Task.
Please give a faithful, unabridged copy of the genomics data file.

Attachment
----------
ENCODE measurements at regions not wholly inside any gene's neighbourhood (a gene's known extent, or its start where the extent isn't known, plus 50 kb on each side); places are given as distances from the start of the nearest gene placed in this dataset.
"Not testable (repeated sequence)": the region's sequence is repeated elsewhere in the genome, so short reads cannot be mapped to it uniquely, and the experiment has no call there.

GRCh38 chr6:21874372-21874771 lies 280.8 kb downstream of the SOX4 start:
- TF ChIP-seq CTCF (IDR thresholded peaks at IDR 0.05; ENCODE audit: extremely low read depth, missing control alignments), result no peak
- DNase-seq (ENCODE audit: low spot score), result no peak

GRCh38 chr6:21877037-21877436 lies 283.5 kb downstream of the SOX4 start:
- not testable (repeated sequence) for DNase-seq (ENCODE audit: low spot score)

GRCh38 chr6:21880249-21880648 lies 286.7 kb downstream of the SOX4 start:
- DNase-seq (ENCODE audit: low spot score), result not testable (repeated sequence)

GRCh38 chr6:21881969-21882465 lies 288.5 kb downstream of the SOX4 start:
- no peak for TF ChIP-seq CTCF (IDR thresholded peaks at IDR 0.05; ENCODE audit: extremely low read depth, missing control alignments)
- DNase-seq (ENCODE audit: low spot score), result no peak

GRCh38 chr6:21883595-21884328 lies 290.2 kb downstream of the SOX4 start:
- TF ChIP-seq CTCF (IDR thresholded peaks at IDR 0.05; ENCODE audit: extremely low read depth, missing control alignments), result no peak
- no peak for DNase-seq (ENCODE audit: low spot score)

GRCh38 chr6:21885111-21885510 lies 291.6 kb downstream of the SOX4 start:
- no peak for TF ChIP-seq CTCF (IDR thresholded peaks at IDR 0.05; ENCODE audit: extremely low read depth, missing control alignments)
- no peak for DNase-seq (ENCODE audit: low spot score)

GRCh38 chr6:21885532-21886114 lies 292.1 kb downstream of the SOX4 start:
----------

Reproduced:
ENCODE measurements at regions not wholly inside any gene's neighbourhood (a gene's known extent, or its start where the extent isn't known, plus 50 kb on each side); places are given as distances from the start of the nearest gene placed in this dataset.
"Not testable (repeated sequence)": the region's sequence is repeated elsewhere in the genome, so short reads cannot be mapped to it uniquely, and the experiment has no call there.

GRCh38 chr6:21874372-21874771 lies 280.8 kb downstream of the SOX4 start:
- TF ChIP-seq CTCF (IDR thresholded peaks at IDR 0.05; ENCODE audit: extremely low read depth, missing control alignments), result no peak
- DNase-seq (ENCODE audit: low spot score), result no peak

GRCh38 chr6:21877037-21877436 lies 283.5 kb downstream of the SOX4 start:
- not testable (repeated sequence) for DNase-seq (ENCODE audit: low spot score)

GRCh38 chr6:21880249-21880648 lies 286.7 kb downstream of the SOX4 start:
- DNase-seq (ENCODE audit: low spot score), result not testable (repeated sequence)

GRCh38 chr6:21881969-21882465 lies 288.5 kb downstream of the SOX4 start:
- no peak for TF ChIP-seq CTCF (IDR thresholded peaks at IDR 0.05; ENCODE audit: extremely low read depth, missing control alignments)
- DNase-seq (ENCODE audit: low spot score), result no peak

GRCh38 chr6:21883595-21884328 lies 290.2 kb downstream of the SOX4 start:
- TF ChIP-seq CTCF (IDR thresholded peaks at IDR 0.05; ENCODE audit: extremely low read depth, missing control alignments), result no peak
- no peak for DNase-seq (ENCODE audit: low spot score)

GRCh38 chr6:21885111-21885510 lies 291.6 kb downstream of the SOX4 start:
- no peak for TF ChIP-seq CTCF (IDR thresholded peaks at IDR 0.05; ENCODE audit: extremely low read depth, missing control alignments)
- no peak for DNase-seq (ENCODE audit: low spot score)

GRCh38 chr6:21885532-21886114 lies 292.1 kb downstream of the SOX4 start: